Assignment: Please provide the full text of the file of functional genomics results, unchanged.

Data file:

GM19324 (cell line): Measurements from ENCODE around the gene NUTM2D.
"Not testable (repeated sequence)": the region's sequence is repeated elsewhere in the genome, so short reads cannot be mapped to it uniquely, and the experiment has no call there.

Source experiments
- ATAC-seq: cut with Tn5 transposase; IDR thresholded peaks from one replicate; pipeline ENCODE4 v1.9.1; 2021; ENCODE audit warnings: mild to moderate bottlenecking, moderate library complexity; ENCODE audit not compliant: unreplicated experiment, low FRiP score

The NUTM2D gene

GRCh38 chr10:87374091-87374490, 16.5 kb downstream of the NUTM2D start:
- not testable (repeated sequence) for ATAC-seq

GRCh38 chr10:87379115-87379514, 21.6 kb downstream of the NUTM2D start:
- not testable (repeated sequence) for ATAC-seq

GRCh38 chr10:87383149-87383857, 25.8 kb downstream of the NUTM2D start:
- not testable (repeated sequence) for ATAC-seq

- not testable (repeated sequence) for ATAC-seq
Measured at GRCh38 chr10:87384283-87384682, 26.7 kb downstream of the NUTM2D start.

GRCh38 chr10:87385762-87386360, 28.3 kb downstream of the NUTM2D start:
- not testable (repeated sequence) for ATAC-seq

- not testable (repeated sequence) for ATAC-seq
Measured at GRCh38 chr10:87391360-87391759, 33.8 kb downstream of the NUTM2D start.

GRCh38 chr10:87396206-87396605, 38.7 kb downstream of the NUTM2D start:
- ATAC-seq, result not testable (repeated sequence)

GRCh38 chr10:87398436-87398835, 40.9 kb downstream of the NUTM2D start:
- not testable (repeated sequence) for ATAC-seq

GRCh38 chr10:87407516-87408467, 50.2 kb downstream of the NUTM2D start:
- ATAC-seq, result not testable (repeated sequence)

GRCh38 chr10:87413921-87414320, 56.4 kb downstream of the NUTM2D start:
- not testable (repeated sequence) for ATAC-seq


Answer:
GM19324 (cell line): Measurements from ENCODE around the gene NUTM2D.
"Not testable (repeated sequence)": the region's sequence is repeated elsewhere in the genome, so short reads cannot be mapped to it uniquely, and the experiment has no call there.

Source experiments
- ATAC-seq: cut with Tn5 transposase; IDR thresholded peaks from one replicate; pipeline ENCODE4 v1.9.1; 2021; ENCODE audit warnings: mild to moderate bottlenecking, moderate library complexity; ENCODE audit not compliant: unreplicated experiment, low FRiP score

The NUTM2D gene

GRCh38 chr10:87374091-87374490, 16.5 kb downstream of the NUTM2D start:
- not testable (repeated sequence) for ATAC-seq

GRCh38 chr10:87379115-87379514, 21.6 kb downstream of the NUTM2D start:
- not testable (repeated sequence) for ATAC-seq

GRCh38 chr10:87383149-87383857, 25.8 kb downstream of the NUTM2D start:
- not testable (repeated sequence) for ATAC-seq

- not testable (repeated sequence) for ATAC-seq
Measured at GRCh38 chr10:87384283-87384682, 26.7 kb downstream of the NUTM2D start.

GRCh38 chr10:87385762-87386360, 28.3 kb downstream of the NUTM2D start:
- not testable (repeated sequence) for ATAC-seq

- not testable (repeated sequence) for ATAC-seq
Measured at GRCh38 chr10:87391360-87391759, 33.8 kb downstream of the NUTM2D start.

GRCh38 chr10:87396206-87396605, 38.7 kb downstream of the NUTM2D start:
- ATAC-seq, result not testable (repeated sequence)

GRCh38 chr10:87398436-87398835, 40.9 kb downstream of the NUTM2D start:
- not testable (repeated sequence) for ATAC-seq

GRCh38 chr10:87407516-87408467, 50.2 kb downstream of the NUTM2D start:
- ATAC-seq, result not testable (repeated sequence)

GRCh38 chr10:87413921-87414320, 56.4 kb downstream of the NUTM2D start:
- not testable (repeated sequence) for ATAC-seq